This continues until getting a job. Nothing changes but the role.

I try to keep my schedule outside of work open. Our child only has scouting. Any extra activities we want to do we try to incorporate scouting by meeting some elective requirements, exploring, hiking, outside, nature, building or doing some good turns. It’s a less stress life lived on our terms and schedule.

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On dad told us his son absolutely LOVED Cub Scouts, but they wouldn’t be returning because he (the dad) felt really put out by having to take his kid to the various events.

I was pretty surprised at that, I mean don’t have kids if you’re going to hate to take them places. Whatever.

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I get it. I’m a single mom and disabled and an assistant leader. I’ve been lucky and my disability hasn’t affected much with us attending, but this last week I missed a den meeting because of a trip to the ER. I have a really supportive pack that my parents helped start and I went to elementary school with one of the women on our committee so everyone knows I’m doing the best I can and values what I bring to the table. But I do wonder if I would have been brave enough to try if I were joining a completely unknown pack. It’s difficult to deal with gossip and judgement from people that don’t understand a situation. My only suggestion is try offering for the family to pull in grandparents or uncles that were previously involved in scouting and may have availability to support the Scout. I couldn’t do what I’m doing if my Mom couldn’t stay with my Lion while I’m leading my Bear, and my Dad couldn’t step in and help when I can’t be at something at all. It takes a village sometimes to support a Scout.

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While I think most of the time it is an excuse to not join, I also believe that there are real cases where a parent can’t take the scout to and from meetings. When that happens, I look to see if I can get the scout a ride with someone. I have given a scout a ride home from troop meetings many times.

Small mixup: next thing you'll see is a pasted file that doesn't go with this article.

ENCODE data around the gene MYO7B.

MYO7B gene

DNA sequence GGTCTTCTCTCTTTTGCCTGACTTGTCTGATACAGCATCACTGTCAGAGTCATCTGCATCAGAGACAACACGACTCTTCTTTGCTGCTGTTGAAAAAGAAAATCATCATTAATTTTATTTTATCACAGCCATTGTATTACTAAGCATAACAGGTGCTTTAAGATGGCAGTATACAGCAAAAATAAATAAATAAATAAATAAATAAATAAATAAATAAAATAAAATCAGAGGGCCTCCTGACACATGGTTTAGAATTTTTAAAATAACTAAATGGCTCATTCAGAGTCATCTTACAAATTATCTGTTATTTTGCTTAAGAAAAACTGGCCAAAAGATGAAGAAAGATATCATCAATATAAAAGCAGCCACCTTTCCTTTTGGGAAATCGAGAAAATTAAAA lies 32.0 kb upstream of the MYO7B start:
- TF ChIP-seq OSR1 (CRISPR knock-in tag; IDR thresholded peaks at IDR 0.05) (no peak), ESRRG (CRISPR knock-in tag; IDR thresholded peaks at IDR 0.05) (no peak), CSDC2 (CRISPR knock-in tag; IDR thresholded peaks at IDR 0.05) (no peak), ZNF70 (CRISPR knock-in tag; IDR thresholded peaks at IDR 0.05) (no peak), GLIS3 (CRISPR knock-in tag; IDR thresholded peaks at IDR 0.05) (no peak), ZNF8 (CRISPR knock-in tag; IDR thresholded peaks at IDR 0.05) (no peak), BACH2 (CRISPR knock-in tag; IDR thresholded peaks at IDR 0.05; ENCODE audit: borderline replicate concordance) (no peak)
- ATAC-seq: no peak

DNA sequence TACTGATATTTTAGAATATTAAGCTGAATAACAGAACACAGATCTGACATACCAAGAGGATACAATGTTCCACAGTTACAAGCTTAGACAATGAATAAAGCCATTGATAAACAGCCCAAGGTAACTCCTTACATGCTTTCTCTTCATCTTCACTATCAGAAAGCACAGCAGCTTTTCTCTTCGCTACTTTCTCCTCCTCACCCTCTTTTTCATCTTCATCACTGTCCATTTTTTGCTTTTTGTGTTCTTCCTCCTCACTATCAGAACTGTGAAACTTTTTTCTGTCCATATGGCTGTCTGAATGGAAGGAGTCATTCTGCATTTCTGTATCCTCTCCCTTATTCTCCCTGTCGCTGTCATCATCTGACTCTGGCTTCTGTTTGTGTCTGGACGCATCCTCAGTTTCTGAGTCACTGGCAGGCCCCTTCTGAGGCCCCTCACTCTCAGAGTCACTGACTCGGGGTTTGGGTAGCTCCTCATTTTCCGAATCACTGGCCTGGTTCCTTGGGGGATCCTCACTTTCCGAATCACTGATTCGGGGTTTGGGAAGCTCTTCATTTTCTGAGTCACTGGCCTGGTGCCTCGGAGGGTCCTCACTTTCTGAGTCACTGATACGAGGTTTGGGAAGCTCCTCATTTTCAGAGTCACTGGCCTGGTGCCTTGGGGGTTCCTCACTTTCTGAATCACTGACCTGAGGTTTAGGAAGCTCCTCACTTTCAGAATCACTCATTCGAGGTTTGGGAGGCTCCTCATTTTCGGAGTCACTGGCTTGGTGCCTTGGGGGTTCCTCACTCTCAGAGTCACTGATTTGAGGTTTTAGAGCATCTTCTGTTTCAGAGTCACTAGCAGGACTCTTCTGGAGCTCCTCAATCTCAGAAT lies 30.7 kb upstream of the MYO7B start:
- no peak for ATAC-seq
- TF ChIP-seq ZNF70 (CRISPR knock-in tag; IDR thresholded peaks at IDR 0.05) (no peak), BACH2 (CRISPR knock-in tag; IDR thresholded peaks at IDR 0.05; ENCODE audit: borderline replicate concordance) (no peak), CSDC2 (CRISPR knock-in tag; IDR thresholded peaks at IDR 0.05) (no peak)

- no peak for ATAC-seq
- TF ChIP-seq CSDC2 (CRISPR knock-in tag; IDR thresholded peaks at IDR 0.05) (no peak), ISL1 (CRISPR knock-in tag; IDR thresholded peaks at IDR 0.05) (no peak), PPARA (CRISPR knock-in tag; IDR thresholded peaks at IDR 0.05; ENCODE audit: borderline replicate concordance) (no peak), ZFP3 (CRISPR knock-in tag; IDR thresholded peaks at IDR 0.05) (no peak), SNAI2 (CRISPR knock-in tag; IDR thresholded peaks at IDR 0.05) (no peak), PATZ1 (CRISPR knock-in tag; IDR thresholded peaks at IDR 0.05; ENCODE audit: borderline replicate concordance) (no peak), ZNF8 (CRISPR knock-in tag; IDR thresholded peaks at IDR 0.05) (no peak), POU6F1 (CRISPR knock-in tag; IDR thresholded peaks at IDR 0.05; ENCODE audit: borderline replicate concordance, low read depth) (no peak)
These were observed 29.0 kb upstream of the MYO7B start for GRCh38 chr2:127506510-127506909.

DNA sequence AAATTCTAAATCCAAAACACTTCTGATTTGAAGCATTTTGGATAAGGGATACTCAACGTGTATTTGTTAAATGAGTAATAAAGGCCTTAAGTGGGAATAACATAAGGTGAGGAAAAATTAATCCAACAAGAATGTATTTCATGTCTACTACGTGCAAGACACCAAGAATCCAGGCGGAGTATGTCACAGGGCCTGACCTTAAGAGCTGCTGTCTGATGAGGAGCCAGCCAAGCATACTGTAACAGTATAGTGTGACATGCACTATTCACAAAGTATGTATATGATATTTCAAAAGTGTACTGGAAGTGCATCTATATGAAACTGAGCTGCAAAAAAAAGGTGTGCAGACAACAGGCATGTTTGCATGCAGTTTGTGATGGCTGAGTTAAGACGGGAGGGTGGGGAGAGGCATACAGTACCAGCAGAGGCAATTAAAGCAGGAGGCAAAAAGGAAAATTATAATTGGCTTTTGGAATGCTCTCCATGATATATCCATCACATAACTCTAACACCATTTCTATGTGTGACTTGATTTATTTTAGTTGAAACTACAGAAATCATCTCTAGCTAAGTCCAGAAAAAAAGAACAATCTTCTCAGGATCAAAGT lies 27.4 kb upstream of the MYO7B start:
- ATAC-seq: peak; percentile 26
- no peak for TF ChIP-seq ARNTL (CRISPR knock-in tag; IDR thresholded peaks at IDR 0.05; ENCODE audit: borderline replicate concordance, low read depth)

Keep in mind, that in this situation the rule to be looking at is “no one an one.” Two deep leadership does not apply to active transport. It applies to the activity itself.

https://www.scouting.org/health-and-safety/yp-faqs/

Transportation

Q. How do the Barriers to Abuse apply to transportation?

A. An adult may not drive or be alone in the car with a Scout unless that Scout is their own child. An adult may drive two or more Scouts.

Q. Can 18-year-old Scouts transport other Scouts, if so, what are the qualifications for this?

A. Yes. Drivers must be currently licensed and at least 18 years of age. Scouting youth (under age 18) are not insured under the Boy Scouts of America commercial general liability policy . Transportation guidance can be found in the Guide to Safe Scouting.

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Which fits with what I said. No one on one. You can have two scouts in the car. You can have another adult and a scout in the car. The second adult does NOT have to be registered.

In most cases around here scouters are driving their own child as well. In a couple cases where I was asked about a ride and my son wasn’t going to be with me, I found another parent to drive the scout.

Yes, it does. I was simply providing confirmation.